“These cases demonstrate the FBI’s unwillingness to distinguish non-violent civil disobedience protesting government policy from terrorism,” Michael German, a former FBI agent and current fellow at the Brennan Center for Justice, who reviewed the documents, told The Intercept. “The first” — the Los Angeles probe — “shows the FBI doesn’t even follow its own rules in opening Terrorism Enterprise Investigations. And the second” — in St. Louis — “shows the FBI’s use of tools designed to target foreign enemies against Americans exercising their First Amendment rights.”
The documents obtained by The Intercept were released in response to a Freedom of Information Act request filed in February 2015. The FBI, however, only began handing over the files in the fall of 2019 after litigation. While the FBI purports to have processed all documents exclusively in its possession, it maintains that it located other records that originated with or mention other government agencies and declined to release them. (The files also reference a separate earlier probe, based out of Los Angeles, into four individuals instead of ISM as an organization. Despite the allusions to this investigation in the documents the FBI sent in response to The Intercept’s FOIA request, no documents directly from the investigation were included in the released materials.)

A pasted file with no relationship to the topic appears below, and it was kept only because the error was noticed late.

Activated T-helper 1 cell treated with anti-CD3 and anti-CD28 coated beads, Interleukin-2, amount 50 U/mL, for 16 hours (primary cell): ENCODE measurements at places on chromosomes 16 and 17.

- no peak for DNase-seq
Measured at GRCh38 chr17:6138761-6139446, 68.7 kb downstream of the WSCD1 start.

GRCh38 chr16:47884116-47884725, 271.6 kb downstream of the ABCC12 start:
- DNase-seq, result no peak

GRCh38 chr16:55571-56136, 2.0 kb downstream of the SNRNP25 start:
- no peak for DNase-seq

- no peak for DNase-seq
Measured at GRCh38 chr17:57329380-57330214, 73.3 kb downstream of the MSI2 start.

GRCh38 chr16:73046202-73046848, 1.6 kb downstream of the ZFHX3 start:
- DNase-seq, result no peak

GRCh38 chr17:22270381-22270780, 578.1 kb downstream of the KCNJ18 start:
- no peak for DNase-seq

For ISM members, the episode is a surreal view into the priorities of America’s premier law enforcement and domestic intelligence agency. “The fact that ISM was under this kind of extensive investigation is ridiculous and a complete waste of taxpayer money,” ISM co-founder Huwaida Arraf told The Intercept. “ISM has always been open and transparent about who we are, what we do, and what we stand for, which is purportedly what this country stands for — freedom and human rights.”
St. Louis Investigation